January 6 rioters try to profit from attempts to destroy democracy

Perhaps inspired by their idol, former President Donald Trump, the January 6 Rioters are trying to cash in on their crimes in creative ways, including selling personal memoirs, January 6 merchandise and a rap album on the theme of the riots, reported the Associated Press.

A man prosecuted for his involvement on Jan. 6 released a rap album with a cover image of him sitting in a police cruiser outside the Capitol on the day of the attack. Court documents also show the individual, Antionne DeShaun Brodnax, in photos and video taken inside the Capitol that day. The album contains “riot-themed songs,” according to the AP.

Another rioter, from Washington state, helped his father sell clothes and other merchandise with images of the Capitol and slogans such as “Our Home” printed on them. Jeremy Grace and his father, Jeffrey Grace are both charged with involvement in the Jan. 6 riot. “As recently as July and August 2021,” prosecutors wrote in a sentencing note for the son, “Grace helped his father sell T-shirts, baseball caps, water bottles, decals and other accessories with phrases like “Our house”. These Colors Don’t Run,” “Back the Blue,” and images of the United States Capitol, some featuring an American flag.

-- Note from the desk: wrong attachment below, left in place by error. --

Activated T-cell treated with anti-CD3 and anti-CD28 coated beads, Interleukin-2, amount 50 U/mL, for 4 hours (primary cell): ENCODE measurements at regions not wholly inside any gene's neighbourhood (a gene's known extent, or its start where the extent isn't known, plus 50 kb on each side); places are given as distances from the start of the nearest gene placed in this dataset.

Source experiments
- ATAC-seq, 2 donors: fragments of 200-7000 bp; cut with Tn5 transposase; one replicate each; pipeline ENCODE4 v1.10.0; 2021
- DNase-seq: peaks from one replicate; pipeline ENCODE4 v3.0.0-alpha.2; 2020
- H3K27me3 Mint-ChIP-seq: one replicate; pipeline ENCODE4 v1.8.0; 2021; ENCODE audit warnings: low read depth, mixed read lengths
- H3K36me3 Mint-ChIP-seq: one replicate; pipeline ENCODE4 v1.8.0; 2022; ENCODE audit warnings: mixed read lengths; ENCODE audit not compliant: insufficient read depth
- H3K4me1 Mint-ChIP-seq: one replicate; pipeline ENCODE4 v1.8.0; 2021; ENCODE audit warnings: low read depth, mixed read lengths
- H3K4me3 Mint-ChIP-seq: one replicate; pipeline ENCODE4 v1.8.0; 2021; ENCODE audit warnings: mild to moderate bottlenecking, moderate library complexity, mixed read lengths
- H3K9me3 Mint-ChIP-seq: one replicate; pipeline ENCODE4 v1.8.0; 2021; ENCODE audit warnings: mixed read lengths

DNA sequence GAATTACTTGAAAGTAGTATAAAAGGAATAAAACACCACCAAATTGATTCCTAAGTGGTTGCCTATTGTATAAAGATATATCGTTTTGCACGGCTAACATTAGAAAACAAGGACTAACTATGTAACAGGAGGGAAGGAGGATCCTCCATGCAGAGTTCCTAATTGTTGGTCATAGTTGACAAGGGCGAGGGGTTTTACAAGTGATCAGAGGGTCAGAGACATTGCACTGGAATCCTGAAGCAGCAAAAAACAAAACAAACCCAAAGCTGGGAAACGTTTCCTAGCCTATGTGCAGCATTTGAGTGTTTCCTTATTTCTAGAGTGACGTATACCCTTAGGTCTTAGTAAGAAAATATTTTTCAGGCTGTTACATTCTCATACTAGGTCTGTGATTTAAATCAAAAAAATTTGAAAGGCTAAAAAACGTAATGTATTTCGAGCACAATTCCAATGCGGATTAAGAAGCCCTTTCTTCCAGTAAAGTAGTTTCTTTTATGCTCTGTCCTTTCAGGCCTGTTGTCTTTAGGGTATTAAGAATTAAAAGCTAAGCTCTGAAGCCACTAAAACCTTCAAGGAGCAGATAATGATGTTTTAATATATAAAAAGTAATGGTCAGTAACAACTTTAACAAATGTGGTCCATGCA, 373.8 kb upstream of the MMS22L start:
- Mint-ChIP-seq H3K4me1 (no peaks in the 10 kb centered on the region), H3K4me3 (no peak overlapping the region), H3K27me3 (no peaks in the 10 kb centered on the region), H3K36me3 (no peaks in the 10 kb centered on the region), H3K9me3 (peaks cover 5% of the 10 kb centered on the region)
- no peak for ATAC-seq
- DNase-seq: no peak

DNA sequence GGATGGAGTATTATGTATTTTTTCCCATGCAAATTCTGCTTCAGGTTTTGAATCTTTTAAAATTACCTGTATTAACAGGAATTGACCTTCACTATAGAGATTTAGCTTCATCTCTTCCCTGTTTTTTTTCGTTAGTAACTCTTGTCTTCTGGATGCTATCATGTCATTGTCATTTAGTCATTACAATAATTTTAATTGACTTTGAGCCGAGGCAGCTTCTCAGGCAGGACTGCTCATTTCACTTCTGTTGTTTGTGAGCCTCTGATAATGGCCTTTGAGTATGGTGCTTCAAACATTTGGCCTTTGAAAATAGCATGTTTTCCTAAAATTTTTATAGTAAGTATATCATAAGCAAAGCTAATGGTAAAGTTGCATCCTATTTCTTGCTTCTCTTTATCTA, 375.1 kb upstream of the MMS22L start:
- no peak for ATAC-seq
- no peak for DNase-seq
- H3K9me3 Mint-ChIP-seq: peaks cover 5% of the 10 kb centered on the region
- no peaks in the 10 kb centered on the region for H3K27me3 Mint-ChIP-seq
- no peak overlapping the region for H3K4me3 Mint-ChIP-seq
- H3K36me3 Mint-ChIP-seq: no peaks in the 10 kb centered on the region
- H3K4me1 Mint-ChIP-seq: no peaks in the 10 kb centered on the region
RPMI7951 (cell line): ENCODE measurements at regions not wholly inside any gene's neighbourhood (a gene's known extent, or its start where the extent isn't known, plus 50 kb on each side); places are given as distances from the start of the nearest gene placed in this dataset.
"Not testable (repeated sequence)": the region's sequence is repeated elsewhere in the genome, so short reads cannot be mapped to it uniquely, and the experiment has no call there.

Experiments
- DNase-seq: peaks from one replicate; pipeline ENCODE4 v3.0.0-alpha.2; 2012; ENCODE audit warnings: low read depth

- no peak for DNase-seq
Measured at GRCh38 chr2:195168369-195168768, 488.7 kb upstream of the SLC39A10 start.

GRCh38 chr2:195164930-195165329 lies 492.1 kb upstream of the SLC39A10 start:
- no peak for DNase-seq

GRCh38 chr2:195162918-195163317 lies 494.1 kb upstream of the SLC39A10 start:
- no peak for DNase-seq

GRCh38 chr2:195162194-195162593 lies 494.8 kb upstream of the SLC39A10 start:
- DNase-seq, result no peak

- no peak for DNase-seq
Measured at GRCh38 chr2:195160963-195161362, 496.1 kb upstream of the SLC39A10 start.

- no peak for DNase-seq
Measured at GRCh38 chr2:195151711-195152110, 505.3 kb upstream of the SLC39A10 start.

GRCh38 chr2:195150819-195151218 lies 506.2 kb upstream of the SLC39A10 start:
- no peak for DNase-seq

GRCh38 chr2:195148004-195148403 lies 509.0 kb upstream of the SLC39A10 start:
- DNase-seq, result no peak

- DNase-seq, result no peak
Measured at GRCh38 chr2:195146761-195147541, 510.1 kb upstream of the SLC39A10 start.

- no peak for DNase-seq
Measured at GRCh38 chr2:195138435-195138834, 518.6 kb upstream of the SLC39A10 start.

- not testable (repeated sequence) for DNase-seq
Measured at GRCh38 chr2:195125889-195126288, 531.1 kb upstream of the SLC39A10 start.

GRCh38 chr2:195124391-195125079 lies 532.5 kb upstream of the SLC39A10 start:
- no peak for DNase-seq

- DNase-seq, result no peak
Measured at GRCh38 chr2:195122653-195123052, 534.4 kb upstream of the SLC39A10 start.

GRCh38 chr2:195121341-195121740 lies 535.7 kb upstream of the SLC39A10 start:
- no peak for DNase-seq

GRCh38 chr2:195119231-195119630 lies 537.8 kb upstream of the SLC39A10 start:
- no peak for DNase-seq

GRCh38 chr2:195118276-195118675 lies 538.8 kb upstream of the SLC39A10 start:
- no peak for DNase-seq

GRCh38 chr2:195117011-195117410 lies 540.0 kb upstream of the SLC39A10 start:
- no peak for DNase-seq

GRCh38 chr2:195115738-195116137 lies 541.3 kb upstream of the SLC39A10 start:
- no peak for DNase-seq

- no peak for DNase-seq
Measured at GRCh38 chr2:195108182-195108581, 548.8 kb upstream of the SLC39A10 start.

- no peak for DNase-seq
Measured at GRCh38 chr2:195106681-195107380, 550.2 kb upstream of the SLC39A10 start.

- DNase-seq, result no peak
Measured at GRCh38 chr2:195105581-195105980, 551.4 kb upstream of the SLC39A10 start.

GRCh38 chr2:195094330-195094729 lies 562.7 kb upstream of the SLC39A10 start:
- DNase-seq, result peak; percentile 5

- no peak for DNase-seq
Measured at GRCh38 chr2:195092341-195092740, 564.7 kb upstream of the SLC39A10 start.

“The irony, not to mention the audacity, of selling props labeled ‘Back the Blue’ in the context of January 6 is particularly troubling,” prosecutors added.

The list continues. Federal law enforcement has seized tens of thousands of dollars from a defendant who profited from the sale of footage he took on Jan. 6. Meanwhile, other individuals and groups raised funds for the attack.

An individual being prosecuted for Jan. 6, Kyle Fitzsimons, claimed he lacked funds for a private defense attorney, but according to prosecutors he raised “at least $20,215 for his legal defense via a web page from crowdfunding”. The prosecution asked the court this month to force Fitzsimons to deposit $12,300 in court to help pay his public defender.

Paul J. West, a Nevada resident who was shown on video smoking a roll-up cigarette he said contained weed in the Capitol building during the attack, asked his mother to help contact publishers to sell a book he was writing around January 6.

West isn’t the only defendant to ask his mother for help. Ronald Sandlin was accused of assaulting officers near the Senate Gallery and boasted on Facebook that he was “already working on a Netflix deal on the footage I have”. He also asked his mother to help him contact book publishers for his memoir on the “Capitol Incident”. Sandlin claimed to have met curator Dinesh D’Souza and been in contact with podcaster Joe Rogan.

In a March 2021 text message, Sandlin expressed her hopes of turning the book into a movie, writing, “I anticipate Leonardo DiCaprio playing me.”